In fact, it was a partnership with Global Philanthropy—a network for those seeking to start a foundation—that connected them to Accion. “We never wanted to get into the business of being a bank,” says McCullough.
McCullough says that the foundation was funded in part by a direct contribution from Burch as well as net proceeds from products specifically designed to support it. These products, some of which are designed by emerging artists in limited editions, can be found in stores and online.
According to Alejandra Boggiano, communications manager for Accion, since its inception the Tory Burch Foundation has made 66 loans, averaging $7,000 each. “It doesn’t seem like a lot but it is often that little bit that makes a difference,” she says. Interest charged on the loans has ranged from 6 to 15.9 percent and the average payback time is two years. The default rate has been “extremely low,” says Foundation Director McCullough.
There were more than 8.1 million women-owned businesses in the US as of 2011, according to a report commissioned by American Express OPEN, the company’s credit card for businesses. That figure represents a 50 percent increase since 1997. Many of these women-owned businesses are microenterprises—meaning having fewer than five employees and capital needs under $35,000—whose owners find it very difficult to obtain financing. Similarly, data from FIELD at the Aspen Institute, a think-tank focusing on best practices in microenterprises, shows that, of the approximately 22 million self-employed microentrepreneurs in the US, more than 10 million lack access to business capital—and they are predominantly women and minorities.
“We like to think of ourselves as banking done differently,” notes Accion’s Boggiano. “Many of our clients don’t qualify for traditional loans because they may not have credit scores or because the amount they need is too small for large banks to consider. We take that extra step. We do more than just give clients a loan; we help them succeed.”
When it comes to going that extra step, the relationship between the Tory Burch Foundation and Accion is “a match made in heaven,” according to Boggiano. “Tory goes above and beyond with the women who are funded by Accion.”
Case in point: Wozniak, who gained invaluable expertise from one of Burch’s mentoring sessions. “I was at a crossroad, contemplating whether or not to sell directly to clients on the Internet or to continue selling my jewelry wholesale to department stores,” she recalls. “I mentioned this to Lisa Caputo, executive vice-president of global marketing and corporate affairs for Citigroup, who was a mentor that evening.” (Caputo has since moved on to Travelers Insurance.)
“She looked at me and said, ‘Why are you even thinking about it? Can you do it tomorrow?’ She felt that I needed to put my energy into working directly with customers, which is a less expensive way to run my business because I could focus on a higher-end clientele. It was the last push I needed to make the decision to get into e-commerce.”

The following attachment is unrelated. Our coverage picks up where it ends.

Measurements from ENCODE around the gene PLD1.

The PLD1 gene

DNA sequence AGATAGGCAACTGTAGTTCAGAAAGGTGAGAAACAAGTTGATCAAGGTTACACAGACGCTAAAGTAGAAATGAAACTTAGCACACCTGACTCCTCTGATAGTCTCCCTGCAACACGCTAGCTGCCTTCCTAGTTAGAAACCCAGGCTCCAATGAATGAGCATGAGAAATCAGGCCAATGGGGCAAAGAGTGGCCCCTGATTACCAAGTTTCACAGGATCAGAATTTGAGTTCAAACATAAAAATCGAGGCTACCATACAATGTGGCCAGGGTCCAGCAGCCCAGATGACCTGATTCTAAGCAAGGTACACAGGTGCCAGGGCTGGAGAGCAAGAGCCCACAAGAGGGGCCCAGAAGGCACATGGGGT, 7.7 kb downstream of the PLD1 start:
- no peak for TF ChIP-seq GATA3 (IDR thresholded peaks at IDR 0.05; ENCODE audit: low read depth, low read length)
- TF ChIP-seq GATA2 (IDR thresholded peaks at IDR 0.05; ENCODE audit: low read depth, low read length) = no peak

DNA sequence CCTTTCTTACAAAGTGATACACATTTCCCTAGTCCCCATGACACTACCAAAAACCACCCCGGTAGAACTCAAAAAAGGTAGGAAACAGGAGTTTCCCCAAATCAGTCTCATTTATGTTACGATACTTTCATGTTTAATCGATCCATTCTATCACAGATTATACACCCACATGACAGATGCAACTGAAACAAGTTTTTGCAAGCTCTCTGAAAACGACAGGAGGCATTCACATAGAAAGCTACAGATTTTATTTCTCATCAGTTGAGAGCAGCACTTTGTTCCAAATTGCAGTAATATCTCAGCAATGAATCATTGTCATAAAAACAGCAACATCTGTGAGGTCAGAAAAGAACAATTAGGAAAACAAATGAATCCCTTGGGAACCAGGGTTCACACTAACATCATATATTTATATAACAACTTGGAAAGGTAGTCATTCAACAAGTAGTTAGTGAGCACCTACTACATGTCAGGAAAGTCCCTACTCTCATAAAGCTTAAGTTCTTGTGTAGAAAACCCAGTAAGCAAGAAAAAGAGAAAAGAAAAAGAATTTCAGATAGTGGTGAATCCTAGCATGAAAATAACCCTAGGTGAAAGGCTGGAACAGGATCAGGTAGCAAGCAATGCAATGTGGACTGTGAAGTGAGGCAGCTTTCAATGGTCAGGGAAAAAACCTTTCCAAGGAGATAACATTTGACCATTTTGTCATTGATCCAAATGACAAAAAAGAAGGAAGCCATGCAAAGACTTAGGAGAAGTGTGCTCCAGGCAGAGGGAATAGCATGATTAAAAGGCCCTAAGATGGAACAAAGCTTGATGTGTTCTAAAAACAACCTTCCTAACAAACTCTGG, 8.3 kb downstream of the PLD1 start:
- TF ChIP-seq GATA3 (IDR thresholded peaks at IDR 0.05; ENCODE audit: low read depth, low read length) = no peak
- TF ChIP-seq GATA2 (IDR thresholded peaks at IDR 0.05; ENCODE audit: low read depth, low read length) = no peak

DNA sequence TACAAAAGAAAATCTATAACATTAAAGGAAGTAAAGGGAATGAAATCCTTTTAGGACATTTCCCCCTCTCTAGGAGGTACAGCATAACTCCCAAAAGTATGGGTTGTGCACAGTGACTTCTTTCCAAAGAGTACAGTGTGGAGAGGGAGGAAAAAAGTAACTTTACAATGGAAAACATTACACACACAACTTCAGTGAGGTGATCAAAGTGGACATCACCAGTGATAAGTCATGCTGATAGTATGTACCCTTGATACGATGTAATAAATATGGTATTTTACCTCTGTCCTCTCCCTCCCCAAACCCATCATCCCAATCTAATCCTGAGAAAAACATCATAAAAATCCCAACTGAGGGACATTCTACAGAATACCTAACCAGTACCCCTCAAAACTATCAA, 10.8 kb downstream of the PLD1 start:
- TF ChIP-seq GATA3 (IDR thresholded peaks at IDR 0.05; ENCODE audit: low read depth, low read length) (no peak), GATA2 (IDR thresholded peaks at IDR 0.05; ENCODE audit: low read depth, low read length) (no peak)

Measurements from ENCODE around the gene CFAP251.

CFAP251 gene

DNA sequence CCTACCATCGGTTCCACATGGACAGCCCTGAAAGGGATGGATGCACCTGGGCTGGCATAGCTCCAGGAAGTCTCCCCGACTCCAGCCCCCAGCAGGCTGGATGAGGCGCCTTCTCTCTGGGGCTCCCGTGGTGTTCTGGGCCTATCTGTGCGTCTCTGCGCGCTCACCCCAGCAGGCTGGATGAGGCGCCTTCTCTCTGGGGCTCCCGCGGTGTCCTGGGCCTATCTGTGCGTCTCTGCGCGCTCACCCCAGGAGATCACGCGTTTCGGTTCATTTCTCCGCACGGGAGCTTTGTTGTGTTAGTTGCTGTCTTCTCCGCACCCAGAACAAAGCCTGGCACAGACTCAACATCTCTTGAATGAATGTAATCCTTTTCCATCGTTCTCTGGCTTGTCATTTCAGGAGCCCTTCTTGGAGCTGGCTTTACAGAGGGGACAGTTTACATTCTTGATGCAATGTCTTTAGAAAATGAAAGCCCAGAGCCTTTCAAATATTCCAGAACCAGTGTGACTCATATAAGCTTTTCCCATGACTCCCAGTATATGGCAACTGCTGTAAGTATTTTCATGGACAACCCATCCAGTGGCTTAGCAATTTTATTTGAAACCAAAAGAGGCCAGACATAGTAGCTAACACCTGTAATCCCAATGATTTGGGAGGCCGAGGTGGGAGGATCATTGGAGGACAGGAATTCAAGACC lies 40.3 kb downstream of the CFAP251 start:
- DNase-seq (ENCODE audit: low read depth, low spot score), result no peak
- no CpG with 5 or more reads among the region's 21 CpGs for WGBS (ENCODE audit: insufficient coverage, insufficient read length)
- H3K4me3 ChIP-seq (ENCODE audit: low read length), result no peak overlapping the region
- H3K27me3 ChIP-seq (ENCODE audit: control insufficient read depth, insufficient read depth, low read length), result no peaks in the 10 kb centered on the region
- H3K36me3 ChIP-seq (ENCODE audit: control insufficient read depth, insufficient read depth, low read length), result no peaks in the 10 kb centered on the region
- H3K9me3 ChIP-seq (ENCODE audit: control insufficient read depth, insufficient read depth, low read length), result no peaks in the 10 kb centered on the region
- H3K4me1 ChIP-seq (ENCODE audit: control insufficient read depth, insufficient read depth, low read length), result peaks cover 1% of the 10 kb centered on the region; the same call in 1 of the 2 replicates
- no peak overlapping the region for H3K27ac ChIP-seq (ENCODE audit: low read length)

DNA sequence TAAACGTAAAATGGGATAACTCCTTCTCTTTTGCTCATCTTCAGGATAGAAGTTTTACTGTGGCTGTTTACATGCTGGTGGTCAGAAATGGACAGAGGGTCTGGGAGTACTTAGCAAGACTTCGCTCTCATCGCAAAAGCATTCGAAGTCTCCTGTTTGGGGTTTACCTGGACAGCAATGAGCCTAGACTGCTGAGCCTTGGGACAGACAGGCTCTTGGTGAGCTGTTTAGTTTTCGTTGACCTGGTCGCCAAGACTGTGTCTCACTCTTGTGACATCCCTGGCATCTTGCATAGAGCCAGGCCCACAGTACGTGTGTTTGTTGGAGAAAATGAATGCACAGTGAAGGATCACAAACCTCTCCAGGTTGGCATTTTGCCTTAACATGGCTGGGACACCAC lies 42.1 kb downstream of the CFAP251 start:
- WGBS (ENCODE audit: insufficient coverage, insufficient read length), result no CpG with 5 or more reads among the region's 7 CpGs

In 2010, cousins Undra Duncan and Shekima Francois received a loan from the Tory Burch Foundation to help with the production of their handbag line. Less than a year later, their company (aptly named Cousin & Co.) had signed on with a New York showroom and received orders from Searle, a prestigious department store in New York. “Tory has been amazingly accessible to us,” Duncan says. “Earlier this spring we had a one-on-one breakfast with her and she put us in contact with her PR team as well as the head of handbags at her company. That was beyond generous, and she has continued to make herself as well as her team available to us.”
All of which is music to Burch’s ears. “I’m lucky to have had many mentors throughout my career,” she says. “One of the ideas they all reinforced is that it’s important to be a steadfast information-gatherer in each job. It will ultimately help you find the work you’re the most passionate about.”
“Tory is deeply committed to helping other women succeed as she had,” seconds McCullough. “In fact, the foundation is deeply integrated into the ethos of the company and is an important part of who she is and who the company is.”
In the middle of a hectic schedule of fittings for her fashion show during New York’s Fall Fashion Week, Burch made it a point to detail Wozniak’s success to me in an email: “With a small loan from our foundation, she was able to grow her business and website, www.natashajewelry.com, and is thinking about hiring employees. Her collection is now sold online and in 16 retail locations across the US.”
Aside from their corporate bottom lines, these women have also been deeply influenced by Burch’s work ethic, determination, and business acumen. “I didn’t think it would be this hard even when you have such a great mentor as Tory,” notes Duncan. “I can’t even imagine what it would be like without her.”
“If I really needed Tory to access a person, I know she would make the connection for me,” seconds Wozniak.
According to Boggiano, about 70 percent of the women who attend a Tory Burch Foundation mentoring event know about the loan program, while the rest are introduced to it that evening. Many come more than once. The advice and connections are invaluable at all stages of business development. The Tory Burch Foundation funds microloans to both startups and established businesses.
“Interacting with her and others has taught me about getting help,” Wozniak continues. “Here I was trying to figure it all out by myself. I realized that investing in my personal development helped the business develop and improved everything that I do.”
Kathryn Levy Feldman LPS’09 is a freelance writer and frequent Gazettecontributor.